Refreezing Meat
Rising to the Top - Of the Peanut Butter, That Is

Thyme and Thyme Again - the Gentle Art of Flavoring.

This post is a bit of a rant and a bit of a cooking lesson.

Recently for lunch I grabbed a bowl of soup, as I usually do, from the Boffins Atrium Café at Innovation Place in Saskatoon (shameless plug for my wife's book of watercolor paintings of our beautiful city).  My choices were Golden Chicken Rice or vegetarian Mushroom Barley.  I love Mushroom Barley soup ... usually.  So, what could go wrong?  In a word, thyme.  Not just thyme as one of the herbs used, or Thyme as a noticeable ingredient, but slap-you-in-the-face THYME, to the point where the soup tasted like brown liquified thyme with lumps.

The problem with thyme, and a few other flavors like sage, cardamom and fennel, is it can go from supporting actor to the villain of the play quite literally "in a shake".  Others, like tarragon can be especially overpowering in lightly flavored dishes like a cream sauce, but may go almost unnoticed in more hearty foods.

How can you avoid that happening? 

  • Start with half the amount of thyme, or any other strong flavor, specified in the recipe or that you would think if you are cooking "au pif" ("by the nose", My Paris Kitchen: Recipes and Stories, by David Lebovitz).   Taste, and adjust, going up in stages until you are happy with the result.
  • Do this especially when you are starting a fresh container of dried herbs, or when switching a recipe from dried to fresh or vice-versa. 
  • If you really like a particular flavor, recognize that others may not be so enamored.  Tone things back a notch or two.  People with a refined sense of taste will still find the note and may appreciate the use of a light hand while those with lead palates likely won't miss it.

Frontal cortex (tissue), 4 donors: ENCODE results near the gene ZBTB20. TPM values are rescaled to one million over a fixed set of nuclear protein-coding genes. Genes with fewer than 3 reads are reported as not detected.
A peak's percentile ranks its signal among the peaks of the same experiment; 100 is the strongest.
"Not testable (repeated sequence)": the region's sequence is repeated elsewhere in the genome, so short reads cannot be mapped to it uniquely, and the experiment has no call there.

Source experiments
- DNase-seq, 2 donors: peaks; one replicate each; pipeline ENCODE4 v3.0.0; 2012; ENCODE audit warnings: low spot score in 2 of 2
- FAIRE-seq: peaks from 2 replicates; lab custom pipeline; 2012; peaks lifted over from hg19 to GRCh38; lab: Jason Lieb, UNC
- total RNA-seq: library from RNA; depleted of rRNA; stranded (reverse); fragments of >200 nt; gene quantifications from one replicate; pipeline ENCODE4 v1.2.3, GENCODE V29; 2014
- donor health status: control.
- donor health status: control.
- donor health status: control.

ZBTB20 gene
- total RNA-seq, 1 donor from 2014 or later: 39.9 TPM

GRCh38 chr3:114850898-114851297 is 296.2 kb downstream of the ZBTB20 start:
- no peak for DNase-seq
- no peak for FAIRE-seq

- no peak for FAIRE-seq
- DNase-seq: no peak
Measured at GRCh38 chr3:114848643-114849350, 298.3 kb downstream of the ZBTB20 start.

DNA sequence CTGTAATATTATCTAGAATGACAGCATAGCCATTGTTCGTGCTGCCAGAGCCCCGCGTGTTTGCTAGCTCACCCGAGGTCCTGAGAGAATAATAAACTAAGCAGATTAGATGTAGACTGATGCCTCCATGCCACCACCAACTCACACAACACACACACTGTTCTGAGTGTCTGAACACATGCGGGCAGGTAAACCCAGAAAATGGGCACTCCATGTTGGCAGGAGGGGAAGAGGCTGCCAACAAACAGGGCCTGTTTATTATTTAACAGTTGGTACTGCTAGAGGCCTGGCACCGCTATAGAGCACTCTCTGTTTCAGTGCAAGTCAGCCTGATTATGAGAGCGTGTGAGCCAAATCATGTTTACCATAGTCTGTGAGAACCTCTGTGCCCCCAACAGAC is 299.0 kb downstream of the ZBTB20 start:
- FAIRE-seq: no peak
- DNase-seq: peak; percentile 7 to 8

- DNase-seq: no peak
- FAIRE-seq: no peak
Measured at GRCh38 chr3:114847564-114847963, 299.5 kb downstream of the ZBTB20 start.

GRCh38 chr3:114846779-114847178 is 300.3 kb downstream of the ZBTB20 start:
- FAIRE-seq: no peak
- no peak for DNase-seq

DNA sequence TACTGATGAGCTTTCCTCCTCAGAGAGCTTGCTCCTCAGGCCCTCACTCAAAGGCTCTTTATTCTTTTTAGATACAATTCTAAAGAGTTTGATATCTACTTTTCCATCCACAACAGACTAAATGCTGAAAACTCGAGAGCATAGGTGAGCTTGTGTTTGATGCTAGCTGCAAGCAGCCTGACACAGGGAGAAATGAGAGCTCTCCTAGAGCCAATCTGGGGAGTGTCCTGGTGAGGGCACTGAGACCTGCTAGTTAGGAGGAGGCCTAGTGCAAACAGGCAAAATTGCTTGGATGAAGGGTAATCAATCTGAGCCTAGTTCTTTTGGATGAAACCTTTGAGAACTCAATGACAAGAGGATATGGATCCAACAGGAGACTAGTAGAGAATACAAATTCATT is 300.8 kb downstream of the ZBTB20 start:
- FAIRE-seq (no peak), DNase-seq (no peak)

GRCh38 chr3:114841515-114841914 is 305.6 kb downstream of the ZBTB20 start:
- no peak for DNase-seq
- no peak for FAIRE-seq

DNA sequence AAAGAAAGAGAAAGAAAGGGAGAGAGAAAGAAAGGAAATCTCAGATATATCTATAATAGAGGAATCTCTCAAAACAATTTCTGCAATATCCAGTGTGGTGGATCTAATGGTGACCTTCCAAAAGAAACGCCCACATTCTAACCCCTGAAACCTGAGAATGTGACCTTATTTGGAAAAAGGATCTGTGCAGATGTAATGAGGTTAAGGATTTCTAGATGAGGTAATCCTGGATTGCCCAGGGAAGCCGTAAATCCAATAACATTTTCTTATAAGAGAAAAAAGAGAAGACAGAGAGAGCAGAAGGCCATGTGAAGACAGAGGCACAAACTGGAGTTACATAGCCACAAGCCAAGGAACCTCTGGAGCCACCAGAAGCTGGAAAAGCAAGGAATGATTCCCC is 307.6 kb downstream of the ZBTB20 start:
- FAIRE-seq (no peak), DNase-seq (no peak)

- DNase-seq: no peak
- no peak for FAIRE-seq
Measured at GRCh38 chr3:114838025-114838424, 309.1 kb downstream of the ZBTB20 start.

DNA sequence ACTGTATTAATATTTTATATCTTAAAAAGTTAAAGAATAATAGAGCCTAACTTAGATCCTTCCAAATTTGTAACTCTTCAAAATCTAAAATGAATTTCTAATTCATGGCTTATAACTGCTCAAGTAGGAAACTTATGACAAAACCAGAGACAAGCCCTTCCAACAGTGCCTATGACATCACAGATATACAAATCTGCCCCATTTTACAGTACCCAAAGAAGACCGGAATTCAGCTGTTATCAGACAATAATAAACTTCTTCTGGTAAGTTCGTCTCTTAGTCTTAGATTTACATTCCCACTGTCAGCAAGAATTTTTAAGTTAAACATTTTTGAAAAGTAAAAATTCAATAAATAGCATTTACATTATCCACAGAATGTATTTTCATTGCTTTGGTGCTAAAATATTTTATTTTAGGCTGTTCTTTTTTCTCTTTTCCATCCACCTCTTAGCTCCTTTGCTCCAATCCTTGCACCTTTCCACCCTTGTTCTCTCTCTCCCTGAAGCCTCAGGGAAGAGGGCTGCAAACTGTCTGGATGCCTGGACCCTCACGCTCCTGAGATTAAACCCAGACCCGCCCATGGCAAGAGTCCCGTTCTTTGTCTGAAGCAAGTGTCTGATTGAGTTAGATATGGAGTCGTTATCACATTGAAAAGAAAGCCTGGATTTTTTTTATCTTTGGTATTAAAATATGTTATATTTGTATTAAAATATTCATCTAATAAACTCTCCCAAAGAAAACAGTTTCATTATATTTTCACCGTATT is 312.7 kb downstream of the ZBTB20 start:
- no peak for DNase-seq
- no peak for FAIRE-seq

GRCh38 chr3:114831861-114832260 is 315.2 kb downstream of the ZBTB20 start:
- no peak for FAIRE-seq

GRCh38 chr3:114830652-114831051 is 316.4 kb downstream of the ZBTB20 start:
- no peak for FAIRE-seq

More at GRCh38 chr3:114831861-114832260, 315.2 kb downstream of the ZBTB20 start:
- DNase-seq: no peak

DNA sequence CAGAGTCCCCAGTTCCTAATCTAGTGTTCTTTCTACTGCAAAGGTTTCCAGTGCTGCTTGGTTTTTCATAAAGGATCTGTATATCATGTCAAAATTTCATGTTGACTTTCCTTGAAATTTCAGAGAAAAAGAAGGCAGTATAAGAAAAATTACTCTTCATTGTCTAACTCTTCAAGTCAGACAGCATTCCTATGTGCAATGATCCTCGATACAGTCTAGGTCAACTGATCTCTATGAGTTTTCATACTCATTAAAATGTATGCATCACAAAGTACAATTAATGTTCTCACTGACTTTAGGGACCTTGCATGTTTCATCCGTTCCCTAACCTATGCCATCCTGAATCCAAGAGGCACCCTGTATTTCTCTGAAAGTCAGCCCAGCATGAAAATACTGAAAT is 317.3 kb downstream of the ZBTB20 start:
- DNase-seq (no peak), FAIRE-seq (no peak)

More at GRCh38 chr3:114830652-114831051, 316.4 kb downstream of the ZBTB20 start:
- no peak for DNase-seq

• If you catch yourself justifying a dish to others ("I just love the taste of fennel so much"), rather than being defensive, take the hint that you might have overdone things and use those comment to educate and refine your own palate.

Admittedly, in restaurants soup is frequently the final resting place at the end of a trail of leftovers, and that is OK by me.

In fact, many dishes that we call soup or minestrone or borscht, or any number of names from various languages and regions, all likely started their existence in the frugal peasant kitchens where a leftover piece of meat, a bit of cabbage and maybe a few beans would go into a pot of water with some gathered herbs and left to simmer.  If you were really lucky, there might be some meat juices or a stale crust of bread and some other vegetables thrown in.

A few of these hodge-podge soups might have become seasonal favorites, based on the available ingredients at that time of year, because they were economical, nutritious and tasty.  In time they would become codified into recipes, and some would be elevated to popular dishes, served in fancy restaurants.  Think of Vichyssoise, which likely had its roots in the humble Potage Parmentier -- Leek and Potato Soup.  Sweat some chopped leeks, add diced potatoes, water, salt and pepper, and maybe a grind of nutmeg, and boil until the potatoes start to soften and thicken the soup.  Even here, a grind too much nutmeg will take it over the top and destroy the flavor.

Whether you are a home chef, making your best dish to serve treasured guests, or the humble line cook tasked with figuring out what to do with some leftover beef, cabbage and beans, the challenge is to use a light hand when it comes to flavoring in order to get the right balance and bring out the best of all of the ingredients.

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